Ashley Gantt, one of the main organizers of the Black Lives Matter movement in Rochester, said Brown has a reputation for doing good in the area.
“She’s like a mentor, slash activist, slash spiritual counselor,” she said. “And she can sing.”
Activists in Rochester have paused protest activity as coronavirus infection rates rise. They have turned their attention to advocating for a law that would remove police officers from mental health crisis calls like Prude’s, mirroring similar efforts around the country, Gantt said.
Brown’s negotiation with Singletary and Warren resulted in a news conference where she was thanked for her role. In public statements after the meeting, she was painted as a “partner” of those in power, a role she did not agree with. There was also confusion over Brown’s role in bringing elders to the protest; Gantt said others deserve credit for organizing their presence.
“Myra just let the mayor know what was happening, and then the mayor co-opted it,” Gantt said.
Brown was also unhappy with the city’s portrayal of her role as one that denoted a community partnership, which was not her intention.
“I felt used in that,” Brown said. “I never want to be framed as somebody working with the system that’s oppressive for people
In a statement, Warren said those considered to be elders are the most trusted and respected voices in the community and have been “instrumental in bringing together opposing sides.
“The presence of our city’s elders during recent protests and periods of unrest has been vital to the well-being of the Rochester community,” Warren said.
Brown told a Rochester television station that she was ultimately happy to have helped secure “a pathway forward” for the city, and acknowledged it would not have happened without Warren pushing Singletary to stand down.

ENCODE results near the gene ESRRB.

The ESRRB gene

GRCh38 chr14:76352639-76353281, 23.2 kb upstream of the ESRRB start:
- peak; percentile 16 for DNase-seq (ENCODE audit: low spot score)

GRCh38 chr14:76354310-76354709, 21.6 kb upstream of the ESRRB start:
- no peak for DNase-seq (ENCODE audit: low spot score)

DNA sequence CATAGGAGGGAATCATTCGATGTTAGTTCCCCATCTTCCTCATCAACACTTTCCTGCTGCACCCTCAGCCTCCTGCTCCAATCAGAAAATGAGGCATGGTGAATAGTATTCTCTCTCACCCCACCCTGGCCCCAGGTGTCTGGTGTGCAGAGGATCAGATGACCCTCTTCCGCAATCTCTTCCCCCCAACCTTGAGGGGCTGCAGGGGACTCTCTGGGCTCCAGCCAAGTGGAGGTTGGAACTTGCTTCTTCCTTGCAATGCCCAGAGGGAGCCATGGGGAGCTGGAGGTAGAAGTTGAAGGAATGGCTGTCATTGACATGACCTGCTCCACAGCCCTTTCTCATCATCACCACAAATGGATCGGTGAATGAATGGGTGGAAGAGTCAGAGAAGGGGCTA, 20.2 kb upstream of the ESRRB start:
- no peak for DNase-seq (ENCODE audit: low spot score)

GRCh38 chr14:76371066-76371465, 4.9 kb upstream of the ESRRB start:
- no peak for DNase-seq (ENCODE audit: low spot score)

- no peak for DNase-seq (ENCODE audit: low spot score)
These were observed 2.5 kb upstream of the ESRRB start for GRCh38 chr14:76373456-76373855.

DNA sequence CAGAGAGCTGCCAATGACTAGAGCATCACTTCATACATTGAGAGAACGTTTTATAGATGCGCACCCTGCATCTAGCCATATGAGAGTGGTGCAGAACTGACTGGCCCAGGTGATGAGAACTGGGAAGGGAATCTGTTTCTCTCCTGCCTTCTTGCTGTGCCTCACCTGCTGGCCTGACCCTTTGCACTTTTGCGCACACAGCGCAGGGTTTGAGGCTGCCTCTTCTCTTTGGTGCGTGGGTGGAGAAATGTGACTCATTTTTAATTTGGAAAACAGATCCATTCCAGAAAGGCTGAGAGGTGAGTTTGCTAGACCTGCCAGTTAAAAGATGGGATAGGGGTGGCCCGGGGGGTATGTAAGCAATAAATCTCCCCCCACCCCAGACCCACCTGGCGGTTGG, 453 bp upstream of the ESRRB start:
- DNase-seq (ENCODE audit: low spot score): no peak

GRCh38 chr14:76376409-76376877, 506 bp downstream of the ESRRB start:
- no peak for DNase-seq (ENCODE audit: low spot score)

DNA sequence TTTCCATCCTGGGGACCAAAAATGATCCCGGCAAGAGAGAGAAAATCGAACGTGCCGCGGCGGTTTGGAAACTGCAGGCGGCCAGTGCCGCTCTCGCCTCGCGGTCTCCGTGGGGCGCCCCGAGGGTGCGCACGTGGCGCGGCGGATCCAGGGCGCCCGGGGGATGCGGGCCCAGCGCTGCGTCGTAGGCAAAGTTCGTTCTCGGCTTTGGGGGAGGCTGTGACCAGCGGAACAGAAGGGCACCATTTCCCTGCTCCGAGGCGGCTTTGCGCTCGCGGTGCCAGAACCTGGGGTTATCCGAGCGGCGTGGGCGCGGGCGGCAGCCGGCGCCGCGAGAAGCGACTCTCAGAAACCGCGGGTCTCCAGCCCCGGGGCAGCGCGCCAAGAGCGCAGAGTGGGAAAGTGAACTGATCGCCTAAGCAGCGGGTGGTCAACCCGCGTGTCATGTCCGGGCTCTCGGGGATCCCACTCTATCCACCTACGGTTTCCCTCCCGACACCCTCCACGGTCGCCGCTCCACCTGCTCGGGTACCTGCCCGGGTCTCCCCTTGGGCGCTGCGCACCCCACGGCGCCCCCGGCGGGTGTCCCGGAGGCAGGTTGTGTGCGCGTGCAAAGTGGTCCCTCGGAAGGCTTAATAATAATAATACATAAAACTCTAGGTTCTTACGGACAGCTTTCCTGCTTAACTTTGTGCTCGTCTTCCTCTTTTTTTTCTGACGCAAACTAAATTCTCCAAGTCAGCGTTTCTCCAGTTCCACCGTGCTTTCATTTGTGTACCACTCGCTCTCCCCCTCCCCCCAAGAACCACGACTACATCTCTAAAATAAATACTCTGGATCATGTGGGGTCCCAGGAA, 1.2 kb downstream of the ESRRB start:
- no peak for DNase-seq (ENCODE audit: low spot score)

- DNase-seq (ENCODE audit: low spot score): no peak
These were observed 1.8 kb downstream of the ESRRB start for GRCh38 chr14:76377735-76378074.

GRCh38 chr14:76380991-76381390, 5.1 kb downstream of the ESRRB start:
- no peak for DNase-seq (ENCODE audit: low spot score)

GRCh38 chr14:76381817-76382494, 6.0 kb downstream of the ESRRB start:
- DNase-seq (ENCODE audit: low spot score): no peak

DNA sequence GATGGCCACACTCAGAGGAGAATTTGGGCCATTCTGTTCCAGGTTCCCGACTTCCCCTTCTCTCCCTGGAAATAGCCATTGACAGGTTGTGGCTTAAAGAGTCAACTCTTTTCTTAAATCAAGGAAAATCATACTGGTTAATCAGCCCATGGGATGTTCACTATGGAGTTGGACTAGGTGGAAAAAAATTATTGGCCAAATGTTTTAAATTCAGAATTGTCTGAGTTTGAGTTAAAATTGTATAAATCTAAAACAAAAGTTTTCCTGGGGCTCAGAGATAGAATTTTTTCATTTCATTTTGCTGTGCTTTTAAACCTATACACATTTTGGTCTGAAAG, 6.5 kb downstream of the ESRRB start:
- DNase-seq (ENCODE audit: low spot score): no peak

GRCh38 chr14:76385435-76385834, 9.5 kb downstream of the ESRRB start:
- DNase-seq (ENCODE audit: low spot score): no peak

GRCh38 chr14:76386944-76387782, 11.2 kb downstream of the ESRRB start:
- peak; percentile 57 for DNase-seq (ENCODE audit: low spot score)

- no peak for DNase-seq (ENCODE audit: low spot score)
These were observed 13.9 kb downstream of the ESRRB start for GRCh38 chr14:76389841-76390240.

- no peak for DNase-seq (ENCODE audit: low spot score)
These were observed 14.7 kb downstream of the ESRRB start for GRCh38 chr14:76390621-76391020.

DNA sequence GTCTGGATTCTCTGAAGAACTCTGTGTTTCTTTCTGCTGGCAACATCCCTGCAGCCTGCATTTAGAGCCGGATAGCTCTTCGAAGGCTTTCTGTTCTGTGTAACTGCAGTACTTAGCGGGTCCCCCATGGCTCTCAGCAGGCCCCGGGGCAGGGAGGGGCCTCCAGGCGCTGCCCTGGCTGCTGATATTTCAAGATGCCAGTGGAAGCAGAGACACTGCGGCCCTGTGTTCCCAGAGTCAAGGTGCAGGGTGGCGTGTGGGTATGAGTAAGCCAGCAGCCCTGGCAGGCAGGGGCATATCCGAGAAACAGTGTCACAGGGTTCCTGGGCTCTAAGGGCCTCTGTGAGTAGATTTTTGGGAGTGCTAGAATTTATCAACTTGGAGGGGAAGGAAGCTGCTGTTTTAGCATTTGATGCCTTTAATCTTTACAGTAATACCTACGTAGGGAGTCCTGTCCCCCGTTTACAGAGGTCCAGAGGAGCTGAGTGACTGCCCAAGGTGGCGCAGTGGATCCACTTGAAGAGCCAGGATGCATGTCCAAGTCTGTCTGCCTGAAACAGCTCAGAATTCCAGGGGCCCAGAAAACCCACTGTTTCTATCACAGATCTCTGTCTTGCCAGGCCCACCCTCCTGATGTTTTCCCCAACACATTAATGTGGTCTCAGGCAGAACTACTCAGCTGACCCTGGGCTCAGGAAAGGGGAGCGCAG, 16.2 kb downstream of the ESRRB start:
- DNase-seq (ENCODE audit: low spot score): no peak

“I can establish relationships with people without being tied to the oppression,” Brown said.
A lesbian professor at a Catholic university was targeted by a man who handed out photos of her family on campus in an attempt to get her fired.
The man was protesting the employment of Dr. Kelly Wilson, a professor in the theology department at the University of St. Thomas, a private, Roman Catholic university in St. Paul and Minneapolis, Minn.
The photos distributed by the man, who hasn’t been identified, showed Wilson with her family and children.
But his plan backfired after the university rallied behind Wilson and said it rejected the man’s “hateful message,” KARE 11 reports.
Wilson said that in seven years her sexuality had never “come up” while working at St. Thomas.
“This isn’t new to me that I would get some pushback from some people I just never know or knew it would include a picture of my kids as evidence of why I should be fired,” Wilson said.
She learned of the protest after campus security called her to report the man adding that security was
concerned that “this was the first time he has targeted an individual and used a picture of their family.”
Wilson said that she received support from across the campus, including students, faculty, and leaders.
In a statement, the University of St. Thomas affirmed its support of Wilson and said that the man was banned from the school’s campus.
“This man has a history of criticizing St. Thomas employees. He is not allowed on campus, but we are limited in how we can respond to him when he is on public property. When we found out about this latest incident, we reached out to offer our full support to Dr. Wilson,” they said.